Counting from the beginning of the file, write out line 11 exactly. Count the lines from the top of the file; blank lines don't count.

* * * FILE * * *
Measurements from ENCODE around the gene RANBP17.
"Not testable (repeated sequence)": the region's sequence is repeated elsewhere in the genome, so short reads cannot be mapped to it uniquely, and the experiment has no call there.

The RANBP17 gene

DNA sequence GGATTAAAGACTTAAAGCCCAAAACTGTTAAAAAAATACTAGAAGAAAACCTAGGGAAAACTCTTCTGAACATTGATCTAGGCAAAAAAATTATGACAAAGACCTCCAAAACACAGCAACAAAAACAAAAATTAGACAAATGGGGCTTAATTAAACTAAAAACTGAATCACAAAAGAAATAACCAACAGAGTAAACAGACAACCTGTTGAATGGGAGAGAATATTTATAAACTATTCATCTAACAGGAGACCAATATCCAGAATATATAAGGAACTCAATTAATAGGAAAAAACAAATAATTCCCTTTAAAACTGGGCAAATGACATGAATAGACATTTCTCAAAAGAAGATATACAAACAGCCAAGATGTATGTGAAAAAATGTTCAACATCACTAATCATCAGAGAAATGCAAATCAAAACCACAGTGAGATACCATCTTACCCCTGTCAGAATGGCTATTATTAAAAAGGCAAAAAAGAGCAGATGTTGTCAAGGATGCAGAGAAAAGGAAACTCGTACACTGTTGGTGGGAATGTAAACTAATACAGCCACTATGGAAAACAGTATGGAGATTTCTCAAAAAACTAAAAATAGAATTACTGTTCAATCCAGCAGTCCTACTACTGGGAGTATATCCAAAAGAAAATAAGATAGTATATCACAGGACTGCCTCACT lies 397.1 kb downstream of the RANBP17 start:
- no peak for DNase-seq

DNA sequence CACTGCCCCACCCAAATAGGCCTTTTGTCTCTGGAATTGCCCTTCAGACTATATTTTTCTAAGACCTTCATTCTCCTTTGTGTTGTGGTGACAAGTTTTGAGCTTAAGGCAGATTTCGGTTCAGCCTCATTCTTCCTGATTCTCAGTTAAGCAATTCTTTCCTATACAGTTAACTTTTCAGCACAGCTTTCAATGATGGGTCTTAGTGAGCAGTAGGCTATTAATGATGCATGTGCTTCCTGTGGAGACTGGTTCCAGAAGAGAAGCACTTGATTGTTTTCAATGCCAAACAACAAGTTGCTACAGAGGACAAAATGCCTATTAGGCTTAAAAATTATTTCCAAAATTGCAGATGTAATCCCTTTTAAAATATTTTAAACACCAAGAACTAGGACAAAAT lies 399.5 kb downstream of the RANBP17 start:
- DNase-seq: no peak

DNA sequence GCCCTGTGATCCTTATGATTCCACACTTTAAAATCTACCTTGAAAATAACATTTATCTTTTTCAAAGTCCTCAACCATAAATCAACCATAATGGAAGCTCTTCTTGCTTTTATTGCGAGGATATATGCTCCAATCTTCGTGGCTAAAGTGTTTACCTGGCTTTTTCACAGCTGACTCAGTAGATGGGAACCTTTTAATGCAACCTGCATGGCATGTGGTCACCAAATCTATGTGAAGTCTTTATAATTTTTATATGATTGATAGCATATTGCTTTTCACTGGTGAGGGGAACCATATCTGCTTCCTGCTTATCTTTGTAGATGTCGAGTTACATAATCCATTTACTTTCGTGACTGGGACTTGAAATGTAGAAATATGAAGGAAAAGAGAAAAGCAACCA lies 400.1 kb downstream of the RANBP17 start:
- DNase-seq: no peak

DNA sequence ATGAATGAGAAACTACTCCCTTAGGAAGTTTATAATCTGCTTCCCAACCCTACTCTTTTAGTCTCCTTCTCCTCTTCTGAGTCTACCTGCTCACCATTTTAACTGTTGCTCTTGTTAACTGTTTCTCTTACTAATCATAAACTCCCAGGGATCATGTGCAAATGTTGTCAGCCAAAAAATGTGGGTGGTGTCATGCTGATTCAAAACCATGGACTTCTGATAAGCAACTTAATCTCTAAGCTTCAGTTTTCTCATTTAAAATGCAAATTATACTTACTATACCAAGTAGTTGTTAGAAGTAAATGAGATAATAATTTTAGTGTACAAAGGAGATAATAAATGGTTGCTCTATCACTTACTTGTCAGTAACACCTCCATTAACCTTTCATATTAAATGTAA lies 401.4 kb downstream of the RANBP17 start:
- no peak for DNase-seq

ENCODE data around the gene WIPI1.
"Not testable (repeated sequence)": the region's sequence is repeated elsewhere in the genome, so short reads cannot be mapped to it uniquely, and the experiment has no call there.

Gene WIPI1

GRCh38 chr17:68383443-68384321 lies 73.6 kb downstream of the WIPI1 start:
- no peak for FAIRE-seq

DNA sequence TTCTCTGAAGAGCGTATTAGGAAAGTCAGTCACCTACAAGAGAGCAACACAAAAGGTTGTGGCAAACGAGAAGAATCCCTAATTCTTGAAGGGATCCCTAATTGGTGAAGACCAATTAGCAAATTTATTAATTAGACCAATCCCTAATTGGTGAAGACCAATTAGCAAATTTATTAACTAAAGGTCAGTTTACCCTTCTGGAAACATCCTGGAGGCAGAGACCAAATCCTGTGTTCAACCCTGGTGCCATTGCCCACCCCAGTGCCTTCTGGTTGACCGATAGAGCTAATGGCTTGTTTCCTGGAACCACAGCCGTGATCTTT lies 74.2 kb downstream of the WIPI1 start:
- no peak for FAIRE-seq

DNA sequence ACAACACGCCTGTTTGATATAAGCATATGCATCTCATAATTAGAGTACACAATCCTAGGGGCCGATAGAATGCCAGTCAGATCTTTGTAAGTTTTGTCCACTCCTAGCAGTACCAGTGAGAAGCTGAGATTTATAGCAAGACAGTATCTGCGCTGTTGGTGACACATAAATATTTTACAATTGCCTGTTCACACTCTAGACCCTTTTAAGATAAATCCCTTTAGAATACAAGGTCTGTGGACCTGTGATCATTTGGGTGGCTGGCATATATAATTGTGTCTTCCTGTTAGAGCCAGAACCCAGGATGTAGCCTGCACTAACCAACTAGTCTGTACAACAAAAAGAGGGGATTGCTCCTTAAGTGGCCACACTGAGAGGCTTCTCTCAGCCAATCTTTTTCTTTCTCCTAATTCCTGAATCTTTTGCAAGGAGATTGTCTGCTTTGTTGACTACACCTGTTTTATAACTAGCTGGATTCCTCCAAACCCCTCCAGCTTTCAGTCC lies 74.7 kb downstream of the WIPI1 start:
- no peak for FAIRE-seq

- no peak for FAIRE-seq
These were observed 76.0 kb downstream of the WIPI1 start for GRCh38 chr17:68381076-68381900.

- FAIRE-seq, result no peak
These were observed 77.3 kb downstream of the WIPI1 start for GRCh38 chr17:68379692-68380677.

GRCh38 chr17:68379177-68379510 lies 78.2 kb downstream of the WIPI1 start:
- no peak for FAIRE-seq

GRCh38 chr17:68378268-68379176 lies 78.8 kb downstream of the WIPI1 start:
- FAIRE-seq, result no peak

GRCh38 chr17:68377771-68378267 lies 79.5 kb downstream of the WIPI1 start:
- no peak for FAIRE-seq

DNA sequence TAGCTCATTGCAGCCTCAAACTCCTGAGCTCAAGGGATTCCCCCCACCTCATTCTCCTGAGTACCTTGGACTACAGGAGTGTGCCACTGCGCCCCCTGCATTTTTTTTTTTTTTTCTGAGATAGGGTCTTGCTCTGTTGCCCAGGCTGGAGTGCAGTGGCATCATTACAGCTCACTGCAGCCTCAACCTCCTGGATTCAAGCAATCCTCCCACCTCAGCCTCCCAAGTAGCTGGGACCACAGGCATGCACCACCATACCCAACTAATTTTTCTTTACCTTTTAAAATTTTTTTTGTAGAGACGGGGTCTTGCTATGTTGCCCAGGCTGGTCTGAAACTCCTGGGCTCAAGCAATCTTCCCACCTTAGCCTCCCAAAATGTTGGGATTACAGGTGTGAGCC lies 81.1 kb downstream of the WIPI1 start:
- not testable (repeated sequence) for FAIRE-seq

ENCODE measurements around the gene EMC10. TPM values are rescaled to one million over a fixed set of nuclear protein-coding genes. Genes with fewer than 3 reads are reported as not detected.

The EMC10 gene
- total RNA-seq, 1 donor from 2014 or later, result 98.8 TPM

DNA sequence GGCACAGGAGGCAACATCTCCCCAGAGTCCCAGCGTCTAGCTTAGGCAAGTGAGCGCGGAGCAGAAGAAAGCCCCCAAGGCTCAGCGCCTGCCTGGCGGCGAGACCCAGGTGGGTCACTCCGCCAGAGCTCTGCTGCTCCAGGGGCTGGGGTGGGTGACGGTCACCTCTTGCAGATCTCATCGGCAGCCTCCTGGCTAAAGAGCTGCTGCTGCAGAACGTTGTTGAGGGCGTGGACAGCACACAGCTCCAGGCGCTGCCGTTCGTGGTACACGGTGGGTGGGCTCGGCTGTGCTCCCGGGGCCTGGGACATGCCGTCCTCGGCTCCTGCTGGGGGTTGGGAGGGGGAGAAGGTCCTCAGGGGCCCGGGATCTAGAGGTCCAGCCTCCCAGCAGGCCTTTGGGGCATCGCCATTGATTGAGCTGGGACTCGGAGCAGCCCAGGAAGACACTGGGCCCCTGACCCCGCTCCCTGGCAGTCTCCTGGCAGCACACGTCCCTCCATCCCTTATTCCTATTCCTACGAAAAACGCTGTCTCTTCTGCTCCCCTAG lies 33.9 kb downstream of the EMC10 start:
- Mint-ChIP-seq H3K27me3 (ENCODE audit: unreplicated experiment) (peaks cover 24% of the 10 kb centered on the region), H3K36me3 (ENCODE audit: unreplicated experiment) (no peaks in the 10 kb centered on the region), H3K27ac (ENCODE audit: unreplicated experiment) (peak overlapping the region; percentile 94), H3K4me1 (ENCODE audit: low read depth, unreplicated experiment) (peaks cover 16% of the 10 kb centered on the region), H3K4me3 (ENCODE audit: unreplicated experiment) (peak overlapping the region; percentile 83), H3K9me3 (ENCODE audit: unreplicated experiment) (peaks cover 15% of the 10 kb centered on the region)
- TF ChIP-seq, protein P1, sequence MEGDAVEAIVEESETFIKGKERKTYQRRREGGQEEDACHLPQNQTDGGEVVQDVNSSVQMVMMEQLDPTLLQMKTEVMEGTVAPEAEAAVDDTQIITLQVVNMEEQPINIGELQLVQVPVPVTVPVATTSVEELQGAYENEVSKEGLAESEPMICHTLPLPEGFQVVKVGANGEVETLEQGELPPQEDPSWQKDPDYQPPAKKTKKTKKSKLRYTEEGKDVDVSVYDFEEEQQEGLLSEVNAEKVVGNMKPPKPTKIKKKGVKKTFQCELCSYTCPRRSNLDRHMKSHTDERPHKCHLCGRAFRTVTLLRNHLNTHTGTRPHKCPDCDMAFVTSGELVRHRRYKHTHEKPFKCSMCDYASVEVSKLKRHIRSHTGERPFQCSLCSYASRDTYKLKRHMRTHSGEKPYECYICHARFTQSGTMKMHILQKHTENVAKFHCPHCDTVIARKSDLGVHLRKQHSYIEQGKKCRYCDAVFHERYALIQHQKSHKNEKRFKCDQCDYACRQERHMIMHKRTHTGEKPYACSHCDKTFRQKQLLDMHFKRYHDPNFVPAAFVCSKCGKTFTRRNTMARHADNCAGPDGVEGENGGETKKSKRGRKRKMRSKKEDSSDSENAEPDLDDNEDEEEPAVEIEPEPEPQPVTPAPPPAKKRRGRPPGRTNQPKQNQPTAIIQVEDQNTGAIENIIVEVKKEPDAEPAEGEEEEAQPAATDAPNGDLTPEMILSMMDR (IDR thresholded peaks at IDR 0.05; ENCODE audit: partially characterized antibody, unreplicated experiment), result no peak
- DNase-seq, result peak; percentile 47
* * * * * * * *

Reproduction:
- no peak for DNase-seq